Sunday, December 04, 2016

Sturgeon shows her desperation as the wheels come off the SNP bandwagon

I am sure Ruth Davidson will not have forgotten what Maggie Thatcher had to say about people who resort to personal attacks on their political opponents:

I mention this because SNP first minister Nicola Sturgeon has just made what has been described as a scathing attack on Ruth Davidson, accusing the Scottish Conservative leader of "selling out" over Brexit.

Apparently "selling out" is now SNP-speak for "respecting the result of a democratic vote."

It's been obvious for a while that the SNP are not very good at respecting the results of democratic votes when they are not on the winning side.

It would appear that Sturgeon is not very good at paying attention to what is going on, either, since one of her charges against Ruth was of having joined Conservatives such as the PM, Chancellor and Brexit secretary David Davies in supporting a so-called "hard Brexit."

Actually the papers these past three days have been full of suggestions which appear to have the support of all three of those ministers - specifically including David Davis who told the House of Commons that the UK might pay to keep single market access - that the government are moving towards trying to negotiate what the papers are calling "soft Brexit."

(Of course, Theresa May doesn't think the expressions "hard Brexit" and "soft Brexit" are very meaningful, indicating that she is aiming for what she calls "open Brexit" instead, but the point is that the government's emerging plans for Brexit negotiations do not appear to match Nicola Sturgeon's comments.)

There is a reason for Nicola Sturgeon's desperation - her plan to use the "Leave" vote as a vehicle to resurrect the Scottish Independence campaign is falling apart, having infuriated people on both sides of the Brexit debate.

Many Scots who voted for both "Better Together" and "Remain" - and a lot of people are in that category - are, as Ruth Davidson pointed out, annoyed at having their "Remain" vote abused to re-open the Independence question which most of them regard as closed by the first Independence Referendum.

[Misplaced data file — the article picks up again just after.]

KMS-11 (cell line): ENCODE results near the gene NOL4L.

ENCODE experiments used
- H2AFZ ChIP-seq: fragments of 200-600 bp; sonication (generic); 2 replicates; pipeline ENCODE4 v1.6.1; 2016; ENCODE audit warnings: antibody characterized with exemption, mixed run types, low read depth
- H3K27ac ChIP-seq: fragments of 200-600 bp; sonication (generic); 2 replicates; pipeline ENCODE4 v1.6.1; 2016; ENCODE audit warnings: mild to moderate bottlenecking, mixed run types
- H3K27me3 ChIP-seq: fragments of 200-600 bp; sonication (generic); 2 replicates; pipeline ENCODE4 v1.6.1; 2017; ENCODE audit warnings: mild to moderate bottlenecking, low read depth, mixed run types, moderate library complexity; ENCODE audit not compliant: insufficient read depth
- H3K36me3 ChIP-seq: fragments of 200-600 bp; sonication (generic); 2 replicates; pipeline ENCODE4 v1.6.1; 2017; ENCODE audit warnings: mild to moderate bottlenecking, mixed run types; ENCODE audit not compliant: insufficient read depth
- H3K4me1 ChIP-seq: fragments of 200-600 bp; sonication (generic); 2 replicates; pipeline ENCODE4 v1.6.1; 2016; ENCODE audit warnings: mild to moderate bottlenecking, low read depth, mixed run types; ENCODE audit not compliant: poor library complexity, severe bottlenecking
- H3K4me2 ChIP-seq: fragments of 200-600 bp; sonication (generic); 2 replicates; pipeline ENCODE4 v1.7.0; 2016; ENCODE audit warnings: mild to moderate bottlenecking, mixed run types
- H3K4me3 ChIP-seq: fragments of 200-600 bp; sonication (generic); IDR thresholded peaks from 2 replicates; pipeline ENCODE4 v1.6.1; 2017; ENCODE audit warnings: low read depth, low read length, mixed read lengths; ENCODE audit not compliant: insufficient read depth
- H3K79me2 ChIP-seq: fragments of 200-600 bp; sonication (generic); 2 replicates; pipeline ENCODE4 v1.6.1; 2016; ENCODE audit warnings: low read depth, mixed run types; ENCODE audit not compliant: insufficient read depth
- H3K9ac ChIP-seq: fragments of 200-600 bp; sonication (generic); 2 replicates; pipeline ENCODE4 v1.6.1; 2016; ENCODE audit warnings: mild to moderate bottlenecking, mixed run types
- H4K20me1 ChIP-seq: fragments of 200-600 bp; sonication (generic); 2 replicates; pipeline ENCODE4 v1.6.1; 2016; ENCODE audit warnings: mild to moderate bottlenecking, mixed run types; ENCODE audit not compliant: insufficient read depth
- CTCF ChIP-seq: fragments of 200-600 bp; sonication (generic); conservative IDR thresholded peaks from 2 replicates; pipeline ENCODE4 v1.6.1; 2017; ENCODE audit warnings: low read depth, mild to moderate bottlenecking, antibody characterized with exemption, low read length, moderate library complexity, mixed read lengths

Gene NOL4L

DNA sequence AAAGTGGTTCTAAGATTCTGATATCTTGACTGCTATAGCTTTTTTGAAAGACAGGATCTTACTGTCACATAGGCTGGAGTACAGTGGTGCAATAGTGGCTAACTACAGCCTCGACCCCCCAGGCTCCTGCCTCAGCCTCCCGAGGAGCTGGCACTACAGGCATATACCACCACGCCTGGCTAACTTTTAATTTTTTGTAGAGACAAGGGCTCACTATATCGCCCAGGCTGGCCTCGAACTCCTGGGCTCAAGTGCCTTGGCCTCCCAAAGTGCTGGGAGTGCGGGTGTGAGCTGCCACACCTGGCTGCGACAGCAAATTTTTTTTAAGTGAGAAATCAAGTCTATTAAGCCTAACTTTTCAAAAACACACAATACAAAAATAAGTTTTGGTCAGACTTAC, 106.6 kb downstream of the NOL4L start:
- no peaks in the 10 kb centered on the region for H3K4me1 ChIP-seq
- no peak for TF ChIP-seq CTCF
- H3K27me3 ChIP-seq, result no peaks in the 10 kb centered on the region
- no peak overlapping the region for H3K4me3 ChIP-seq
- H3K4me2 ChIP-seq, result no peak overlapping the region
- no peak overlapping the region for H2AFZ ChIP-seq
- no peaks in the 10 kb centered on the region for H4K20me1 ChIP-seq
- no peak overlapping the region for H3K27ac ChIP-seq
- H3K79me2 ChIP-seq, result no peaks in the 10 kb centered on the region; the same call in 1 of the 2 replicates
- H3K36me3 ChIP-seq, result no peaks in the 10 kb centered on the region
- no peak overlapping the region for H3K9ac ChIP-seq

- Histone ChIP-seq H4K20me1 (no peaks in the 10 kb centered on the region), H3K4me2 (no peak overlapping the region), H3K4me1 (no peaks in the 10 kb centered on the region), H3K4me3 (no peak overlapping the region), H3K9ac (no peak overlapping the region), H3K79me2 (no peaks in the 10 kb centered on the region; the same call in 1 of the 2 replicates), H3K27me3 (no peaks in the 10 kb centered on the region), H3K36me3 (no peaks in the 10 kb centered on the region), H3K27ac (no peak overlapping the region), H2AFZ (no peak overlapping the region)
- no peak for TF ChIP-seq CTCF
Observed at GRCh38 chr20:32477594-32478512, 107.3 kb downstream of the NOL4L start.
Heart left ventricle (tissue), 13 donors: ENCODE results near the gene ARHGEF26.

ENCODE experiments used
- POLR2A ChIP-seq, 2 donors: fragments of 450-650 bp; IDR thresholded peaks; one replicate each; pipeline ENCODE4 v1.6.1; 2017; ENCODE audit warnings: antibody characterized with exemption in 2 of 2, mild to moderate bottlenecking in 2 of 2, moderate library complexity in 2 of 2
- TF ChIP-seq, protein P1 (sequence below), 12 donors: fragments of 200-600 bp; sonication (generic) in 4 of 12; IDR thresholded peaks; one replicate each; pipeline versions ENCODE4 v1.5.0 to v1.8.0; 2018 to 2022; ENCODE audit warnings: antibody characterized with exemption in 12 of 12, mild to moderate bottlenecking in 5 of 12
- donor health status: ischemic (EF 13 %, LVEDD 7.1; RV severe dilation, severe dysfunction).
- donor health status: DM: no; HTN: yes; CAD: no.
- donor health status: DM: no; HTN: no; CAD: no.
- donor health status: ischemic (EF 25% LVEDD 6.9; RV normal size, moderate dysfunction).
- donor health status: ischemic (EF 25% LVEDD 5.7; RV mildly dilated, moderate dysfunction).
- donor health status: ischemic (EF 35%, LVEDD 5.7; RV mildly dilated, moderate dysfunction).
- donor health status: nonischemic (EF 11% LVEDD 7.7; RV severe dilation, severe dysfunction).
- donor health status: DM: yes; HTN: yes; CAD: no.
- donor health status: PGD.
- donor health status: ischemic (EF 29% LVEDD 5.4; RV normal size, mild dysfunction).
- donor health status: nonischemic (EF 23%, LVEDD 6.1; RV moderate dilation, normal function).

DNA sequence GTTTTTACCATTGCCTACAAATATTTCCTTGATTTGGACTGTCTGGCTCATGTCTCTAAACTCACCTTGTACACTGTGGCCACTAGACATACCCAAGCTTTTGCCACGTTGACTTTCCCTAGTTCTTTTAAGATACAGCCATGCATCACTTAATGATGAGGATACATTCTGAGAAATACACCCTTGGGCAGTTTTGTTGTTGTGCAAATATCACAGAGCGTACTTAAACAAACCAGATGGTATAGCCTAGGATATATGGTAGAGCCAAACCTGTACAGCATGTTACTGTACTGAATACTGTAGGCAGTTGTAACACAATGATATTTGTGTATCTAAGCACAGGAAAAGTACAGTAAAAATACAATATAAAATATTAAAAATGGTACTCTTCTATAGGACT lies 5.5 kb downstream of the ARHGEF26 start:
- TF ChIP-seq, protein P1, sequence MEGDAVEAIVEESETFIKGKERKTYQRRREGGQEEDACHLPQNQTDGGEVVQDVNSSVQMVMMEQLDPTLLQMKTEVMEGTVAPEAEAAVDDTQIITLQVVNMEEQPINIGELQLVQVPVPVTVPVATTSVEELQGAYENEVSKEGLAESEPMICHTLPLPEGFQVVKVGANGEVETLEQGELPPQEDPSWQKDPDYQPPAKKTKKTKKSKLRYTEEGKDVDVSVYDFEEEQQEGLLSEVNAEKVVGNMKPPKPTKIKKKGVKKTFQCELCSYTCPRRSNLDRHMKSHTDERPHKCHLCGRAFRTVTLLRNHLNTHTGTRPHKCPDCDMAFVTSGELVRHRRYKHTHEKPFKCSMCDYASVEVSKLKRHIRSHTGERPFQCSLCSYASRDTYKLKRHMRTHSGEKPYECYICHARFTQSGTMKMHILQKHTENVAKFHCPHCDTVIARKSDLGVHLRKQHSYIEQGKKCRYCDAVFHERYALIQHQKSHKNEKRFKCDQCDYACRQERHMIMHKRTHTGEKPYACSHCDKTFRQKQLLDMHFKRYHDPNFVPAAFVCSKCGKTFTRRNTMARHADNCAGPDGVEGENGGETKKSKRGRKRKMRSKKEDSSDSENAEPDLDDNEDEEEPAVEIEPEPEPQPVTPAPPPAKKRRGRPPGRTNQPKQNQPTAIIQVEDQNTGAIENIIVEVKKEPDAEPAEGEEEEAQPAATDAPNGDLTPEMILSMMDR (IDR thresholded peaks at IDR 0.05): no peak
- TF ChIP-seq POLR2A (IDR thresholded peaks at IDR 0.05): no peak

But many supporters of independence from London who are also unimpressed by the idea of having Scotland run from Brussels will be unable to vote "Yes" in a second referendum on Independence if that is specifically called to obtain what is described with the oxymoron "Independence in Europe."

I have never been able to comprehend the SNP position that putting up with government from Westminster is tyranny but being subject to the European Commission, the European Parliament, and the European Court in Brussels is a good thing.

To me both London and Brussels have major strengths and major weaknesses.

I would have preferred to keep both unions (though unlike the SNP I accept the result of democratic votes even when I don't like those results) but I cannot think of a single criticism of rule from Westminster and Whitehall which is not at least equally true of Brussels, if not more so.

A great many Scots who voted "Yes" in the independence referendum also voted "leave" and many of those people will be extremely torn if they are offered "independence" from Britain which is combined with remaining in or rejoining the EU.

A former SNP deputy leader who left the party over the SNP's support for EU membership in 1990, has said that he will be forced to vote No in a second independence referendum if one is called in the next two years on the basis of Scotland being part of the EU.

In a warning over the Scottish government’s Brexit strategy, Jim Fairlie told The Scotsman:

“By tying the second independence referendum to EU membership, it will split the national movement. It will split it right down the middle.

Because there are far more SNP supporters who are just as opposed to the EU as they are to being a member of the UK.”

“If Nicola Sturgeon ties the EU to a second independence referendum, she will lose, because people like me, who have fought for independence since I was 15 years of age, will vote no.

“By doing that she has made it impossible for a lot of nationalists to vote for independence, tied to the EU, because it’s not independence. What they’re offering is a choice between two unions, and that’s a false choice.”

He's certainly not alone in thinking this, and that's why the wheels are coming off the SNP bandwagon.

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